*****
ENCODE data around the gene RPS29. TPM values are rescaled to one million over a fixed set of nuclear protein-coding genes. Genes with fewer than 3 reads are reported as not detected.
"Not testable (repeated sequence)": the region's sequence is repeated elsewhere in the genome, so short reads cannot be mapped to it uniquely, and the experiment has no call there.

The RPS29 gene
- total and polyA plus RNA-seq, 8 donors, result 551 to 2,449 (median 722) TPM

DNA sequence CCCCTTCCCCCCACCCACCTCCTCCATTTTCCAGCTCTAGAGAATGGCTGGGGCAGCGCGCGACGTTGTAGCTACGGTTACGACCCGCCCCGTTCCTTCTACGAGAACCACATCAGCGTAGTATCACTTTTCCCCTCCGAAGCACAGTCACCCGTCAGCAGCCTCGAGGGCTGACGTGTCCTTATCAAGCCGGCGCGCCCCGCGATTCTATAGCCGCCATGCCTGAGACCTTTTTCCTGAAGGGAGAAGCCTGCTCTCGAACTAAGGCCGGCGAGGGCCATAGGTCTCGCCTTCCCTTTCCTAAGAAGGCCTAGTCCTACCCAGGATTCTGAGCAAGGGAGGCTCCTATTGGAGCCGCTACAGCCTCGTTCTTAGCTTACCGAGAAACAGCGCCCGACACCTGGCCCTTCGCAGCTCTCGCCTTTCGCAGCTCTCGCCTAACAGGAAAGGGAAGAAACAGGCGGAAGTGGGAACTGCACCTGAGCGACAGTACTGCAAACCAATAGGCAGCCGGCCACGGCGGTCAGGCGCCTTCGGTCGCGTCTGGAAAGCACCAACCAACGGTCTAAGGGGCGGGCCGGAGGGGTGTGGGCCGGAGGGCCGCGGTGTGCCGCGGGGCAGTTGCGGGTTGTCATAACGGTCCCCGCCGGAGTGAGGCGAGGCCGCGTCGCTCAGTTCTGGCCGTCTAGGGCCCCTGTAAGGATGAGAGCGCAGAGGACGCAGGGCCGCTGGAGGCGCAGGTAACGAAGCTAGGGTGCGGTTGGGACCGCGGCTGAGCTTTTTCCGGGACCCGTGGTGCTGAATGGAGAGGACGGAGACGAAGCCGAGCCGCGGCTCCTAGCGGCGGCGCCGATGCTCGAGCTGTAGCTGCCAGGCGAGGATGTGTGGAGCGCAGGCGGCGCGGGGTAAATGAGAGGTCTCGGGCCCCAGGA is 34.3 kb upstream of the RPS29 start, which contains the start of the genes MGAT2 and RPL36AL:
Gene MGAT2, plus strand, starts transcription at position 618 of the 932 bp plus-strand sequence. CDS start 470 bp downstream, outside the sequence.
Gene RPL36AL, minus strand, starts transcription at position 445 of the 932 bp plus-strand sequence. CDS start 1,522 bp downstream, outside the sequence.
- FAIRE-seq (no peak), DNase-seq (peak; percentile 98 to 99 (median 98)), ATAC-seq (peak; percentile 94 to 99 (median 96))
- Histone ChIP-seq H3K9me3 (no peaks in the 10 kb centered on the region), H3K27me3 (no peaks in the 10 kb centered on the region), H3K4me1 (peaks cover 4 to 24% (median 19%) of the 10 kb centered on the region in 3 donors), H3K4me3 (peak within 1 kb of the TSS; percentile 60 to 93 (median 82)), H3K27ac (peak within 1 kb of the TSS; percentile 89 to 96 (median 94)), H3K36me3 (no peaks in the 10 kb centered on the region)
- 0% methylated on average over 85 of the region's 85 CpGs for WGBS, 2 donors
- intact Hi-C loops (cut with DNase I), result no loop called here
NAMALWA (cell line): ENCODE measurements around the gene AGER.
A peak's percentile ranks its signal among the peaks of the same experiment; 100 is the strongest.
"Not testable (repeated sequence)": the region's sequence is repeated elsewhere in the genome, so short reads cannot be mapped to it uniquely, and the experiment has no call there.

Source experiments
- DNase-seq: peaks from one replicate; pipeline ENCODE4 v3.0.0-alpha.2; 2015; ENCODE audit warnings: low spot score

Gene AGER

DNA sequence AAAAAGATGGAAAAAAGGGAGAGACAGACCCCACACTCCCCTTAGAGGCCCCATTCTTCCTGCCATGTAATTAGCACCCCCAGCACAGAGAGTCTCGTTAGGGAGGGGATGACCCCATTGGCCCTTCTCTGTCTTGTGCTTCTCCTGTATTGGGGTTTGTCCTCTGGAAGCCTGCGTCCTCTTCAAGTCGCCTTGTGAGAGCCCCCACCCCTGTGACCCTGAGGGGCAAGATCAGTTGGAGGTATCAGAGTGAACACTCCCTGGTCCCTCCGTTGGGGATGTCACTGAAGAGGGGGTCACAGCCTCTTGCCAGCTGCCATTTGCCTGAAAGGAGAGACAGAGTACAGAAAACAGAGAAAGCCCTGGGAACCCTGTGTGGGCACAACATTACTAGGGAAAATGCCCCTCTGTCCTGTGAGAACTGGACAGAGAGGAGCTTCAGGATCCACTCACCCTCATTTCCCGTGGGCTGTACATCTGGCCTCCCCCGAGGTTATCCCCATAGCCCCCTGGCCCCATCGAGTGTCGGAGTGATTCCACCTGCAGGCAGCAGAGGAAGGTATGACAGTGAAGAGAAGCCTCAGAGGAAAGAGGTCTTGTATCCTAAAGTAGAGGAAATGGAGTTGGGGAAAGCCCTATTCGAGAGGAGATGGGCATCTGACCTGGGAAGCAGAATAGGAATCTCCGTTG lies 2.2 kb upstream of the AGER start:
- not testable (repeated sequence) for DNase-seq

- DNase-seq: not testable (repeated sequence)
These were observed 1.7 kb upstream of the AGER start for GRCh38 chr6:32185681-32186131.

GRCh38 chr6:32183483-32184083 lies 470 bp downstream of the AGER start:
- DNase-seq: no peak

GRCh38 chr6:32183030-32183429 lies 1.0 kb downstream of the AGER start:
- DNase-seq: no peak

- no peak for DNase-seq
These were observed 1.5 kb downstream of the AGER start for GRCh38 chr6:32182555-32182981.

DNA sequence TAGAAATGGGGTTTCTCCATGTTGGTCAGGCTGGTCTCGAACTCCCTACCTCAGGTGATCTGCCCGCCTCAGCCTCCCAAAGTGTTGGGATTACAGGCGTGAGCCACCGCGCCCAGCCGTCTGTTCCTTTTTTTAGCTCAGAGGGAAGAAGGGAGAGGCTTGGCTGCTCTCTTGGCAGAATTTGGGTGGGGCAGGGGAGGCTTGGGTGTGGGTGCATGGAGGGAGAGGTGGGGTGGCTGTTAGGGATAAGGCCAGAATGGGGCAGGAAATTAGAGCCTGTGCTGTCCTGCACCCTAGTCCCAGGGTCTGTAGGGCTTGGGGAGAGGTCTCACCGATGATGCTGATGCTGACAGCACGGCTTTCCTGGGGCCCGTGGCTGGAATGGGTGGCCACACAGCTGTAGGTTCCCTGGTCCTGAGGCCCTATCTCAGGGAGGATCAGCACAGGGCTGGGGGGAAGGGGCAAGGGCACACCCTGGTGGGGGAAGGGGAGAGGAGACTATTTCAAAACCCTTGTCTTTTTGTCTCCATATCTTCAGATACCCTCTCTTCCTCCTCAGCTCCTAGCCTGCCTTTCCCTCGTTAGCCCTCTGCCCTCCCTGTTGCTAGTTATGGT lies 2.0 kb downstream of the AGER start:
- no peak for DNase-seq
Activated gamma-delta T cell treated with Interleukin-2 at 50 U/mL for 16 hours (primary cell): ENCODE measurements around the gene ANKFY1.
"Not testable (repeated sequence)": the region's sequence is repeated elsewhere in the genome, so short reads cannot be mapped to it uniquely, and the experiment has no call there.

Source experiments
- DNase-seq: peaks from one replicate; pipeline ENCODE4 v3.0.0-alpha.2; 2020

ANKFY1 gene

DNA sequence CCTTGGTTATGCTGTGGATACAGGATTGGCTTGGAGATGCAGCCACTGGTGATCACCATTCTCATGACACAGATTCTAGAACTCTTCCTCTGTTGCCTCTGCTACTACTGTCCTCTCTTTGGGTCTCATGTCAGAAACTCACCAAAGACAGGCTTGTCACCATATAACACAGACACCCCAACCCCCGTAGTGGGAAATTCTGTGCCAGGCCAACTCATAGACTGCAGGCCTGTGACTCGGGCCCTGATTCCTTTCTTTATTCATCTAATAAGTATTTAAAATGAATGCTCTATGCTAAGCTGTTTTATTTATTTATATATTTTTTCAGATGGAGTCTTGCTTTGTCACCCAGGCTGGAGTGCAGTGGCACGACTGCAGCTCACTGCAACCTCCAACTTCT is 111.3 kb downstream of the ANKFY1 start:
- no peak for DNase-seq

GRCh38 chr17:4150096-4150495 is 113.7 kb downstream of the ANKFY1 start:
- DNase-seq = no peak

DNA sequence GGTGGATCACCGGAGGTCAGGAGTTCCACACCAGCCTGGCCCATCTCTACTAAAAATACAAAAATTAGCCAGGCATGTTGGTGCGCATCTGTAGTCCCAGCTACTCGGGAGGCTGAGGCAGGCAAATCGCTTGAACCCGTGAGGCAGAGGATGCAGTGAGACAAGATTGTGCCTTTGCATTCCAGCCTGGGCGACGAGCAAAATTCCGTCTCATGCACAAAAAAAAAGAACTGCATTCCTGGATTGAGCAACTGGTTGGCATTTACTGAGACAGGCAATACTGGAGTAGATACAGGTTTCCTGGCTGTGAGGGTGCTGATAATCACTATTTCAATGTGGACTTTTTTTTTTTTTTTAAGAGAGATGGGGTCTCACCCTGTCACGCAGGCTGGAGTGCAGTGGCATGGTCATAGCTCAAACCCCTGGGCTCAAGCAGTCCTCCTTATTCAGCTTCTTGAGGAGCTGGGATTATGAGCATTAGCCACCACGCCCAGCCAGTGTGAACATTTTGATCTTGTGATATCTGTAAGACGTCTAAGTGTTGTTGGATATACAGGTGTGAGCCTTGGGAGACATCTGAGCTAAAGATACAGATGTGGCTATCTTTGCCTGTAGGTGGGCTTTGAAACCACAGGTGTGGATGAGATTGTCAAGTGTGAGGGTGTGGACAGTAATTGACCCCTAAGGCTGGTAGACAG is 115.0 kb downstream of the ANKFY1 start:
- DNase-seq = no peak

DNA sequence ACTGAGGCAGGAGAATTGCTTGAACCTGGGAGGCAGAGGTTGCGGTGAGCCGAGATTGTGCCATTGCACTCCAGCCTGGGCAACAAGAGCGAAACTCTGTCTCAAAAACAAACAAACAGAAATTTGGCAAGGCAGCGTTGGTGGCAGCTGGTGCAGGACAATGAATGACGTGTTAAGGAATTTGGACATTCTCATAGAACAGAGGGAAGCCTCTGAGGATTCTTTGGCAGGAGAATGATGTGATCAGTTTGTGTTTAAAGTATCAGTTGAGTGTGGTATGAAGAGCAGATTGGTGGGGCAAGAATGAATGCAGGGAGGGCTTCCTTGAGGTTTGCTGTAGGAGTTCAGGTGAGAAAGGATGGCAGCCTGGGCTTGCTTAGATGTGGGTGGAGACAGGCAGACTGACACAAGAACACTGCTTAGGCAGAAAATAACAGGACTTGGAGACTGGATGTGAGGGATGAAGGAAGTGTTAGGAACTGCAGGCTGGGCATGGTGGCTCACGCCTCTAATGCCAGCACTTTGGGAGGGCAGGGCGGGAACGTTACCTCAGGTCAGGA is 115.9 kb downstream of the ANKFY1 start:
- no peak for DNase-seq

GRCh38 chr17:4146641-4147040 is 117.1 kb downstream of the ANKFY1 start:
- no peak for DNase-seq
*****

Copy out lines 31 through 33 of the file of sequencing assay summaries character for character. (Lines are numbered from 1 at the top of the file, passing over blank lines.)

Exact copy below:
"Not testable (repeated sequence)": the region's sequence is repeated elsewhere in the genome, so short reads cannot be mapped to it uniquely, and the experiment has no call there.

Source experiments
- DNase-seq: peaks from one replicate; pipeline ENCODE4 v3.0.0-alpha.2; 2020